PIERRE, S.D. (KELO) – A new lawsuit claims Amendment A that changed the South Dakota Constitution to legalize and tax recreational marijuana should be declared invalid.

The challenge was filed Friday afternoon in Hughes County circuit court.

The 11-page complaint claims Amendment A actually was a constitutional revision that should have required a constitutional convention and a special election.

It also argues that the measure violated the state constitution’s single-subject rule that voters adopted in 2016.

The plaintiffs are Pennington County Sheriff Kevin Thom and South Dakota Highway Patrol Superintendent Rick Miller. The attorneys are Matthew McCaulley of Sioux Falls and Robert Morris of Belle Fourche.

Voters approved the recreational-marijuana measure 225,260 to 190,477 in the November 3 general election. It has 15 sections and 55 subsections. The lawsuit claims at least five separate subjects are addressed in it.. Only a court can overrule a constitutional amendment.

Says the suit, “While an amendment can be used to change existing articles of the Constitution, it cannot be used to adopt an entirely new article, effectuate broad changes to the Constitution, or make changes that address entirely new subjects not encompassed within pre-existing articles.”

Voters also approved legalizing medical marijuana in the November 3 election. The medical-marijuana change is a new state law, which the Legislature could amend or repeal altogether.

State Representative Fred Deutsch, a Florence Republican, tweeted, “South Dakota’s Constitutional Amendment A to legalize marijuna is being taken to court. The issue is: “Is Constitutional Amendment A constitutional?”, NOT that the voice of the people is meaningless!”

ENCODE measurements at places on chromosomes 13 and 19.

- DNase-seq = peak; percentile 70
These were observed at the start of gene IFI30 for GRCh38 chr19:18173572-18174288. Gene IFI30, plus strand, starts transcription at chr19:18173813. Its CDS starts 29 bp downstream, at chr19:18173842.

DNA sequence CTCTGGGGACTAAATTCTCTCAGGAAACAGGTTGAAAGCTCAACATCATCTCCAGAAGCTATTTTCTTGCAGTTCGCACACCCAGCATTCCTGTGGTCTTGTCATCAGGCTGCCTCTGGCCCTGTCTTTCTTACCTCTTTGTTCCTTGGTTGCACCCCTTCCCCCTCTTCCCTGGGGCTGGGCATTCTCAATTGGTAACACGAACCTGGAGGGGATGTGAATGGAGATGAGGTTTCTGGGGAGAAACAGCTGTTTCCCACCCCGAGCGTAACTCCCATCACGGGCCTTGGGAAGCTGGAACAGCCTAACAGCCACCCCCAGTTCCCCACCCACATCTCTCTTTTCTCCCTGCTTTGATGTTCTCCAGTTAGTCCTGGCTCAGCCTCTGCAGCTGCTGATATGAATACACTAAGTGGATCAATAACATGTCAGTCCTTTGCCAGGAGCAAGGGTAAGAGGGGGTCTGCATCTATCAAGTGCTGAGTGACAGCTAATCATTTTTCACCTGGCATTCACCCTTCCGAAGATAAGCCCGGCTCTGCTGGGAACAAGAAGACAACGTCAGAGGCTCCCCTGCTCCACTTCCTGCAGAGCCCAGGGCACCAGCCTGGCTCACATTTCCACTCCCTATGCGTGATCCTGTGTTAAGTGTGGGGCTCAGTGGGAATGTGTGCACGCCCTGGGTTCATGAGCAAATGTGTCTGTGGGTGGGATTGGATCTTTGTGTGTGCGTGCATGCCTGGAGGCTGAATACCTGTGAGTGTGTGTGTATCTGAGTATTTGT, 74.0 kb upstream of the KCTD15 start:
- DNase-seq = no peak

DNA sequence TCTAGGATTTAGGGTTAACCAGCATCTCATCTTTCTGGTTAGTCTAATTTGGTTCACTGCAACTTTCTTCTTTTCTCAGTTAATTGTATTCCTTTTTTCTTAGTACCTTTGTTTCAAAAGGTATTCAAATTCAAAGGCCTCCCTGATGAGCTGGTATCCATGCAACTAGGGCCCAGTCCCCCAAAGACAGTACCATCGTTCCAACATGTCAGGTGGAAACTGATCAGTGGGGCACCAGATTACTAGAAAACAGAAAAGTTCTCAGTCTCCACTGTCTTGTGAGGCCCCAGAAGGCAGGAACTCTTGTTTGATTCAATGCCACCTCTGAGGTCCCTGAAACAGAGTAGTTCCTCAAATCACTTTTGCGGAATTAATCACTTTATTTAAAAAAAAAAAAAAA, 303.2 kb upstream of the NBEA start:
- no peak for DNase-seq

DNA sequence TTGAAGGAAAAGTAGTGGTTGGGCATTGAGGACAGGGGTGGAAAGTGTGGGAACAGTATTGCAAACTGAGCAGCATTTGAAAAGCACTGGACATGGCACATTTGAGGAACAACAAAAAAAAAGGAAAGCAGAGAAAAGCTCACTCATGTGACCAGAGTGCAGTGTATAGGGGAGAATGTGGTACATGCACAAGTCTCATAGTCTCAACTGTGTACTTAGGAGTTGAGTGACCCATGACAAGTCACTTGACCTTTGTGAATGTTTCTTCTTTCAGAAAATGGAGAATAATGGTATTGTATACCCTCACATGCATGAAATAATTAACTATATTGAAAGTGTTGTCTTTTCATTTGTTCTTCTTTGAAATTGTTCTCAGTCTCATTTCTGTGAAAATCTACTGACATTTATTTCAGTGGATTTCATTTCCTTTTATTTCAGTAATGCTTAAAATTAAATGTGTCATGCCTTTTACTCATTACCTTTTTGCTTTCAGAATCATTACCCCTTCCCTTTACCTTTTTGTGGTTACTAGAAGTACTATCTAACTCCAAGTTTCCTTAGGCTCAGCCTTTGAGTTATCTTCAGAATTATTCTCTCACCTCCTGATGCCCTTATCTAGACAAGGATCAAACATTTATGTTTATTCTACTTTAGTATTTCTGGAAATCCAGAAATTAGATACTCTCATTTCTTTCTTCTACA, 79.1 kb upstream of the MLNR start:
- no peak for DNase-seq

The leader of the effort to pass Amendment A was Brendan Johnson, a former U.S. attorney from Sioux Falls who is a son of Democratic former U.S. Senator Tim Johnson.

Republican Governor Kristi Noem appeared in a TV ad opposing Amendment A. McCaulley’s firm has state government contracts with the Noem administration. Her chief of staff, Tony Venhuizen, previously worked for McCaulley’s Redstone firm. McCaulley headed the transition team as Noem prepared to take office after the 2018 election.

The suit asks for a judge to declare the votes for Amendment A null and void and to declare Amendment A not-certified.

In a statement issued from the Pennington County sheriff’s office, Thom said, “The South Dakota Constitution is the foundation for our government and any attempt to modify it should not be taken lightly. I respect the voice of the voters in South Dakota, however In this case I believe the process was flawed and done improperly, due to no fault of the voters.”

“Our constitutional amendment procedure is very straightforward,” Colonel Miller said in the same statement. “In this case, the group bringing Amendment A unconstitutionally abused the initiative process. We’re confident that the courts will safeguard the South Dakota Constitution and the rule of law.”

The statement was issued by Helene Duhamel, a Republican state senator who was appointed by Noem in December 2010. Duhamel is a former Rapid City news broadcaster who works for Thom’s office outside of legislative session.

Summoned to defend the suit is state Attorney General Jason Ravnsborg. He is under investigation for driving the car that killed a Hyde County pedestrian along US 14. Circuit Judge Christina Klinger was assigned the Amendment A case. Governor Noem appointed Klinger as a judge.

The organization that Johnson heads issued this statement: “We are prepared to defend Amendment A against this lawsuit. Our opponents should accept defeat instead of trying to overturn the will of the people. Amendment A was carefully drafted, fully vetted, and approved by a strong majority of South Dakota voters this year.”